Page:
The National Security Service has refuted allegations that it arrested and detained popular musician Larson Angok Garang.
The office of the Director-General of the Internal Security Bureau just issued a rebuttal saying the reports are aimed at “tarnishing the good reputation and image of the National Security Service.”
It said Angok was instead apprehended and detained by the Criminal Investigation Department [CID] where it said Mr. Angok is a member of the police service.
Larson Angok was reportedly arrested in Wau town, Western Bahr el Ghazal.
Even while under detention, Mr. Angok’s Facebook account was active with updates on his condition, alleging that the NSS were responsible for his arrest.
Some of his close associates later shared a picture of Angok in a police landcruiser reportedly being transferred to Juba.
Others claimed he is being kept at the Blue House, the National Security Service Headquarters in Juba.
However, the NSS in a press briefing this afternoon termed the reports as “misinformation issued by negative personalities.”
It warned that “any person or group of people who blatantly engage in defamation of the NSS shall be punished in accordance with relevant laws of the country.”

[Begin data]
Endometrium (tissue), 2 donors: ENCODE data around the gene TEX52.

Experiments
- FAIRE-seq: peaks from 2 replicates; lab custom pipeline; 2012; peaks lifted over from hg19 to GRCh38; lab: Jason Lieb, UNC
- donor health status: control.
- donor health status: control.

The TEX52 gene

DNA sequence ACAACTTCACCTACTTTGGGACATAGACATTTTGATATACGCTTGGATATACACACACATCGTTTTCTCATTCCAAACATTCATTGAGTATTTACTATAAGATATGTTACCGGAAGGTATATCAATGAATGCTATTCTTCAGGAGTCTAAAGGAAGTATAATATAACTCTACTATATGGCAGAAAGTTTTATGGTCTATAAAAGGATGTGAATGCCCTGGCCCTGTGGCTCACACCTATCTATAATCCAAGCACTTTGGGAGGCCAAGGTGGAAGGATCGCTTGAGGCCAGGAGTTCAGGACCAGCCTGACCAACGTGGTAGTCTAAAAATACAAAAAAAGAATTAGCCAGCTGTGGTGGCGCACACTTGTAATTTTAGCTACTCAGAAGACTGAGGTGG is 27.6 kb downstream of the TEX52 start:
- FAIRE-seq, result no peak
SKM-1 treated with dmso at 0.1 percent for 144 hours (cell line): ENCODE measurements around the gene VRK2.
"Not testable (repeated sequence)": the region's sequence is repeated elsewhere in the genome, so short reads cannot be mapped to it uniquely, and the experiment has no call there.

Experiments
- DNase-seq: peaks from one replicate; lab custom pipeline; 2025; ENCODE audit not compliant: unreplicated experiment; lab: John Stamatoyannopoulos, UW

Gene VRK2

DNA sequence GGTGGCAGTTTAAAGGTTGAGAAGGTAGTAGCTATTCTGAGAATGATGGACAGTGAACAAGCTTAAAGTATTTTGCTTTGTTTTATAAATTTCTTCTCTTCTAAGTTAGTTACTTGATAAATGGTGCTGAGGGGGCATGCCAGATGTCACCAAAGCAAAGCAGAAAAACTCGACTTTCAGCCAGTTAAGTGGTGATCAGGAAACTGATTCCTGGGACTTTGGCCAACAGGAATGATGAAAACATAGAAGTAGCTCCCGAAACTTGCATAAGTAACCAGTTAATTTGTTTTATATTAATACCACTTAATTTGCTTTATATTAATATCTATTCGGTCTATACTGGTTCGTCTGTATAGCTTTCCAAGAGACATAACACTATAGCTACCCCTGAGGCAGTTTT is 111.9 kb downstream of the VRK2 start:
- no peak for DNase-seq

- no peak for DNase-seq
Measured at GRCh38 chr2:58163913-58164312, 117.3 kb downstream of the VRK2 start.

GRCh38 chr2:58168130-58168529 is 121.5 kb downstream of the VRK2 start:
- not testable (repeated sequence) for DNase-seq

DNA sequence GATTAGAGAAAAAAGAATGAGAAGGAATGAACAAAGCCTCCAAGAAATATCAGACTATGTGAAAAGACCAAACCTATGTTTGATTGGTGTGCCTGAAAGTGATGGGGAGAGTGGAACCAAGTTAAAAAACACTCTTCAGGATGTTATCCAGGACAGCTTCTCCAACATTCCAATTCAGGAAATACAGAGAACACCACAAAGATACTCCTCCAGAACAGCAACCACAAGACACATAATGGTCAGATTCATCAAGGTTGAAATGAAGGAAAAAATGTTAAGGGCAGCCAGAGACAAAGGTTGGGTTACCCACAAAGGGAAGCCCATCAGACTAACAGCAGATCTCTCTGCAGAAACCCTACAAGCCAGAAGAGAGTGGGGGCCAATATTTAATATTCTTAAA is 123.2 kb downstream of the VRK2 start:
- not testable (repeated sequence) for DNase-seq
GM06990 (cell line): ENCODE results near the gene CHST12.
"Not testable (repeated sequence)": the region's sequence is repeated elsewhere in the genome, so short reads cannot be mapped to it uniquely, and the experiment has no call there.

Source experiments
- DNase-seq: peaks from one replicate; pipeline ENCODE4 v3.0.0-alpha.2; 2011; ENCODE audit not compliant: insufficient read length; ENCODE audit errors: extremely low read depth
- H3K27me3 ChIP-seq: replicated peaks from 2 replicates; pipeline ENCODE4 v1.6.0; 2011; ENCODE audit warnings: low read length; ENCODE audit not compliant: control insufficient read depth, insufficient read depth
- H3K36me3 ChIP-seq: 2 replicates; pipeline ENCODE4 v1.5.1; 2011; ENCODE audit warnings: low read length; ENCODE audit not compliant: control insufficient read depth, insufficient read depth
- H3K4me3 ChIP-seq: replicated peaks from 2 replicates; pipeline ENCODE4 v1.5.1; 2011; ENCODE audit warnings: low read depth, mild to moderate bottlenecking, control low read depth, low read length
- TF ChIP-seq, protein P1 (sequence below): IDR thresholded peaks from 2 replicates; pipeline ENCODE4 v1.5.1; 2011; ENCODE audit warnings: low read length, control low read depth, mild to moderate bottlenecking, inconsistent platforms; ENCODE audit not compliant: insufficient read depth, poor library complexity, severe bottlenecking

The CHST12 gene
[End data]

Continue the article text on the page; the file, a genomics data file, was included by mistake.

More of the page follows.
It further threatened to hold anyone accountable “anytime, anywhere [for] falsely accusing the NSS with the intention to damage the reputation and reduce public confidence in the service.”
It is not clear on what grounds Larson Angok was arrested by his “mother unit.”
His fans believe the arrest is connected to his latest songs that reprimand the leadership of the SPLM and the lack of services from the government.
One of his song criticizes the SPLM for what Angok describes as “abandoning its children for other people’s children.”
It is widely seen as a reference to the inclination by President Salva Kiir to employ people who previously served under former Sudanese President Omar al-Bashir, at the expense of those who fought the liberation war with the SPLM.
Another song is critical of the lack of salary for civil servants, and especially the condition of the members of the organized forces.
Larson Angok seen here in a police vehicle. |Courtesy
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